I am an adoptee. With red hair. I resemble absolutely nobody in my family. Growing up people were always asking me where my red hair came from. If they were strangers, which they usually were, I would just shrug and move on. Yes it was a little awkward not physically resembling anyone you are related to. My mother is 5 foot nothing with dark hair and brown eyes. I’m 6 inches taller with red hair and blue eyes. I was (still am) a bit of a black sheep.
And then I had a daughter. Despite not really being a redhead you could still pick her out as mine in a room full of kids.
I still find it amazing every time I look at her. She’s a little mini me. My pint sized reflection (although she swears she is the cuter one). And as new and awesome as it is for me to finally bear a resemblance with someone (and boy it is), I also know that we have and will always have more in common than some outward physical features. Not only is this little girl a physical reflection of me but I know she will also “inherit” other traits from me, not all of them genetic.
So, I find myself asking the question – in what ways do I want my daughter to be like me? And, of course that also begs the question – in what ways do I not want her to be like me? This makes me take a good long look in the (figurative) mirror and wonder about the reflection I am casting. We all want our kids to grow up to be happy, healthy and good people. But do we want them to be like us? That’s a big question. One that requires a little soul searching and a whole lot of acceptance. Acceptance that our imperfections, our faults, our weaknesses are just part of who we are. That doesn’t mean abandoning the desire or drive to change the things about us that we would like to. Most of us are always in a constant state of trying to improve ourselves, which I think is a good thing. If it’s for the right reasons.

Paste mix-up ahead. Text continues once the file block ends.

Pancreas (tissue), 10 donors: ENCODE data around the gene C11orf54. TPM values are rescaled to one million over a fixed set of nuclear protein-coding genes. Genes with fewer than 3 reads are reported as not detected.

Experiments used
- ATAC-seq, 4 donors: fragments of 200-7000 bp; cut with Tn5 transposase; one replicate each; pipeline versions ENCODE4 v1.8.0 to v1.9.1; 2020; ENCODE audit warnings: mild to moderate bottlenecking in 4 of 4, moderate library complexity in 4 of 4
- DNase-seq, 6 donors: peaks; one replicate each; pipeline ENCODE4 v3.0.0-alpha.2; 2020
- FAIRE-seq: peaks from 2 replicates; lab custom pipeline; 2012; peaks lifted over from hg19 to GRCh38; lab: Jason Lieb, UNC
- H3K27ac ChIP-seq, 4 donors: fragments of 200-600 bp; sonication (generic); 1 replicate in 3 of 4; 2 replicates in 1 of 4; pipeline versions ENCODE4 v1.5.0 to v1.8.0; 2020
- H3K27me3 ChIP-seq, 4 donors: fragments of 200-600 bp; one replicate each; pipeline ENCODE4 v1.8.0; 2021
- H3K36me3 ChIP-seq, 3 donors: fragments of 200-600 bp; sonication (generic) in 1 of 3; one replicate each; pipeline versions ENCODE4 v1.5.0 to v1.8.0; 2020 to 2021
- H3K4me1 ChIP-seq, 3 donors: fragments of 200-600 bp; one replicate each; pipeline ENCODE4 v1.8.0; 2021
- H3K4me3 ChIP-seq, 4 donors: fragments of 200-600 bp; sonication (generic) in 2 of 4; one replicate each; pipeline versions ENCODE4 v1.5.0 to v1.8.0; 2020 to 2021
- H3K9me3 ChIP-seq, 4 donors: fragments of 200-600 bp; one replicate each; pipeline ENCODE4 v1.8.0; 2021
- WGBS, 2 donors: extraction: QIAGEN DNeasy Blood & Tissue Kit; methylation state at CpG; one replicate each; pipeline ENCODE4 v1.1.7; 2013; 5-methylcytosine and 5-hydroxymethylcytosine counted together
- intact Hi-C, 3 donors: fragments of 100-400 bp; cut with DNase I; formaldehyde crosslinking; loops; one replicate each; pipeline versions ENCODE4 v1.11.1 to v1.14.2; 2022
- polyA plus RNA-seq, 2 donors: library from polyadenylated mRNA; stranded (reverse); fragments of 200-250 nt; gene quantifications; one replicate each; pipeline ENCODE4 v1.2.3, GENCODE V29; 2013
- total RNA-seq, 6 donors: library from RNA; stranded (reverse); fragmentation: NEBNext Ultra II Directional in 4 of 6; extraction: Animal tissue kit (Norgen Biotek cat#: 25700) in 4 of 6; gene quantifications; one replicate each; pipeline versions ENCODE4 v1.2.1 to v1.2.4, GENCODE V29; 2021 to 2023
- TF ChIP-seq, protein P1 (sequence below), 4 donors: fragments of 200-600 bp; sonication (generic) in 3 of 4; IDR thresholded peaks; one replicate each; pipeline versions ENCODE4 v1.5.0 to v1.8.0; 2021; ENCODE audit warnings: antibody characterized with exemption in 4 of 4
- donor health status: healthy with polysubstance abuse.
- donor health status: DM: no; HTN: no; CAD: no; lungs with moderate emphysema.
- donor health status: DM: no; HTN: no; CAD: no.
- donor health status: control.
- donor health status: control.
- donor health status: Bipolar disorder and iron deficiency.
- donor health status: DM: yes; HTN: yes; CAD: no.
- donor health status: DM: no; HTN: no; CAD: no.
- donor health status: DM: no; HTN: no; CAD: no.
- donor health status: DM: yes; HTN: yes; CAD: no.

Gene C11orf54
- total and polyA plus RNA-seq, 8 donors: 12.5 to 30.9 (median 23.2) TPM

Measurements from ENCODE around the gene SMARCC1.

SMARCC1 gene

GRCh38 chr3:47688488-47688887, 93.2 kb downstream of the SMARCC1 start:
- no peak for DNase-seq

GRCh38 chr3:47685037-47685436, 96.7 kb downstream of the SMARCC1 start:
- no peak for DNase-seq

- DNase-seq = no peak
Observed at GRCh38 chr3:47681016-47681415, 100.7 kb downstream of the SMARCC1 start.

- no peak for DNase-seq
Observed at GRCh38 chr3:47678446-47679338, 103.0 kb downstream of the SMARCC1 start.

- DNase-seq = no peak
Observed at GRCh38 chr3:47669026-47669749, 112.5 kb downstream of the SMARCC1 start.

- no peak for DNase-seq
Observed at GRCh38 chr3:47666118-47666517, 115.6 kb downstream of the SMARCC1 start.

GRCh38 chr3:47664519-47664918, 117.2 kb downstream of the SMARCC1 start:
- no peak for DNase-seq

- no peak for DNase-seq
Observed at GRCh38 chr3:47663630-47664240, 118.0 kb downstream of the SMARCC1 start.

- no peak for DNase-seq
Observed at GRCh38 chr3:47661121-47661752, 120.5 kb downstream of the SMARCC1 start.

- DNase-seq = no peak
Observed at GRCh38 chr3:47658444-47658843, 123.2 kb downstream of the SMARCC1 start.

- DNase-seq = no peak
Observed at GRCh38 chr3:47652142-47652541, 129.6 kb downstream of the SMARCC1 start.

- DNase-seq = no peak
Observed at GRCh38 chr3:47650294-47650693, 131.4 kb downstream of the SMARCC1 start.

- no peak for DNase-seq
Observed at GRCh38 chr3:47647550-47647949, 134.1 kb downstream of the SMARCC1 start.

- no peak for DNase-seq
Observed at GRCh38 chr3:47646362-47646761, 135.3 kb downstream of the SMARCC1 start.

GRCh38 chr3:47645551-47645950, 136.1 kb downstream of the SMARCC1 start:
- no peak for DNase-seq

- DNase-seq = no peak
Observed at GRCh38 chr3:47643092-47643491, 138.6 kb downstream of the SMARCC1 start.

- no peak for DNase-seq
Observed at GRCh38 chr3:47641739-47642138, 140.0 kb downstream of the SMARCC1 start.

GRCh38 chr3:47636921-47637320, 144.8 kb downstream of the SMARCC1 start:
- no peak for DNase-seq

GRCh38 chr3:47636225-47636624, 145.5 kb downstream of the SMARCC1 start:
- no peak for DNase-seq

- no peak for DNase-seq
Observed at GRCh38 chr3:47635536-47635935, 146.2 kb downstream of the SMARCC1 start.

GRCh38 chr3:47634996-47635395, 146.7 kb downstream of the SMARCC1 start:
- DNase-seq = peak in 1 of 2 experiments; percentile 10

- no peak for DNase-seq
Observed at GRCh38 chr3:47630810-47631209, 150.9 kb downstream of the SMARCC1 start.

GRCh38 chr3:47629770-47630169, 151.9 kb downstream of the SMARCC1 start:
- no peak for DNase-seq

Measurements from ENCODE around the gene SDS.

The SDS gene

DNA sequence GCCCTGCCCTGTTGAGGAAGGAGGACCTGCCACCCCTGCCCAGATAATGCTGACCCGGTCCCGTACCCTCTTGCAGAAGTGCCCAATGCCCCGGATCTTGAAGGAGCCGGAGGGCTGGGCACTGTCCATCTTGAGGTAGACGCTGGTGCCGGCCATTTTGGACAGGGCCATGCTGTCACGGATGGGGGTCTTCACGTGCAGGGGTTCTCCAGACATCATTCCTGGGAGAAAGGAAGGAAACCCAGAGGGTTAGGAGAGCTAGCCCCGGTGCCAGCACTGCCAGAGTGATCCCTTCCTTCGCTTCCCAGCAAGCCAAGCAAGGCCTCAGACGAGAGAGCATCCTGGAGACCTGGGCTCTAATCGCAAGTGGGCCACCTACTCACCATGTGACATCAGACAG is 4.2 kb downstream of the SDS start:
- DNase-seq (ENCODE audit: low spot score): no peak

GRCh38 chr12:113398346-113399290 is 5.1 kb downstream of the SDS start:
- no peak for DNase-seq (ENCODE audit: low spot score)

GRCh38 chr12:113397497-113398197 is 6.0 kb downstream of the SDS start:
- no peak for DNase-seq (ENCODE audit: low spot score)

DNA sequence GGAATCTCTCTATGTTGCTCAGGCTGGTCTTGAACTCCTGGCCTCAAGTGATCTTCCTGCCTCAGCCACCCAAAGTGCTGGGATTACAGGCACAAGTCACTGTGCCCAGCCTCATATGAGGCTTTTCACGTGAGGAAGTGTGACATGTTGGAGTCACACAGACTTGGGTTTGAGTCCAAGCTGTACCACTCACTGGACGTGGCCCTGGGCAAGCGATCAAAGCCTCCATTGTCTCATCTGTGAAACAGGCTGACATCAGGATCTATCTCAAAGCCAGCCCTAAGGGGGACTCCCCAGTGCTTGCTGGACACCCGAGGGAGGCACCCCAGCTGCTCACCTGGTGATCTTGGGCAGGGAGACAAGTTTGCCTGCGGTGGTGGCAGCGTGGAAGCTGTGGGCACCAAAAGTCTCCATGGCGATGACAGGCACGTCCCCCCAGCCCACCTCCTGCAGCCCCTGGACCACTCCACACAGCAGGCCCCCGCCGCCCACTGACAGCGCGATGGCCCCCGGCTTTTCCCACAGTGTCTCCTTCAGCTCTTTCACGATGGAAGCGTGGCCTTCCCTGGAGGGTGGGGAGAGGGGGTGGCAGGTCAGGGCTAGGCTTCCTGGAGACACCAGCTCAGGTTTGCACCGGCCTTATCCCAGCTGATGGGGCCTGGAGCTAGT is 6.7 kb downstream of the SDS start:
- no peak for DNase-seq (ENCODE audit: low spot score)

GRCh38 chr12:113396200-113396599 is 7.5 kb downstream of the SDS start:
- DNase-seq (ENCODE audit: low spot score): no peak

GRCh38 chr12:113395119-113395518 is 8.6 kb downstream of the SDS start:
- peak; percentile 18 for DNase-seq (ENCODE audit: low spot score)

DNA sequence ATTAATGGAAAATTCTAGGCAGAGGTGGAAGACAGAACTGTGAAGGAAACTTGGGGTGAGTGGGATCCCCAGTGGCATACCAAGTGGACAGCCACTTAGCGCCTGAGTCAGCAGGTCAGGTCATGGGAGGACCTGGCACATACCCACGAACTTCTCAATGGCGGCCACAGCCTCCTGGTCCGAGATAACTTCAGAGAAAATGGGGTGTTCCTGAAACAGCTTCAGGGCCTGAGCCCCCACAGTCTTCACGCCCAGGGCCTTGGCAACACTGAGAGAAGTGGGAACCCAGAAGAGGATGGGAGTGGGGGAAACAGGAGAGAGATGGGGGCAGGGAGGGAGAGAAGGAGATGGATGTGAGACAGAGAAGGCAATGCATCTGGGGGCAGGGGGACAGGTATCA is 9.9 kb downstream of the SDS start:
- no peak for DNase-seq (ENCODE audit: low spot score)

When we think about setting good examples, and being good role models for our children what sort of qualities do we hone in on? And are we confident that we actually are setting a good example? You might think you are a good person. You probably are a good person. Most of us are. Even when we make mistakes. And, here’s the thing, when it comes to our online presence (if you have one) those mistakes, like it or not, tend to be forever. Are you putting your best foot forward in the digital world? Have you written anything, publicly, that goes against the image that you hope your child has for you? I think about this a lot. Being a blogger and being actively engaged in social media I constantly check in and wonder – what would my daughter think if she read that? Would she be proud of me? I post opinions. A lot. I am opinionated. But I truly try to put my thoughts, my feelings across in a way that is not hurtful to others. I don’t lie. I don’t spread lies. I stick up for what I believe in but don’t sacrifice others to do that. I want to, at the end of the day, be able to look in the mirror and think – yes I did right by my daughter today. I have followed through, in my own life, with the values and lessons that I teach her are important.
My daughter wants to be a blogger. She also wants to be a pizza chef. She’s four, I’m sure she will want to be a million things before she discovers her calling. But she knows that I write thing for the world (yeah I’m thinking big I know) to see. And she constantly checks in with me. Mommy what did you twitter post today (everything is a twitter post to her)? That keeps it real for me. That question, asked with innocence and sincerity, is all I need. I know that someday, when she’s actually old enough to read, that she will not discover something that I have put out there that will make her question the person, the mother, that I really am.
It will be interesting to see, as my daughter grows, in what other ways she takes after me. She’s already stubborn so there’s that. And she most definitely got her broccoli loving gene from her father, not me. Of course, even though I lovingly refer to her as my “mini me” at times I know that she is her own person and watching her grow into that person is pretty fascinating. I am her mother and my imperfections are part of what makes me who I am, just as hers are and will be. She doesn’t expect me to be perfect. She doesn’t need me to be perfect. She just needs me to be the best me that I can. Flaws and all.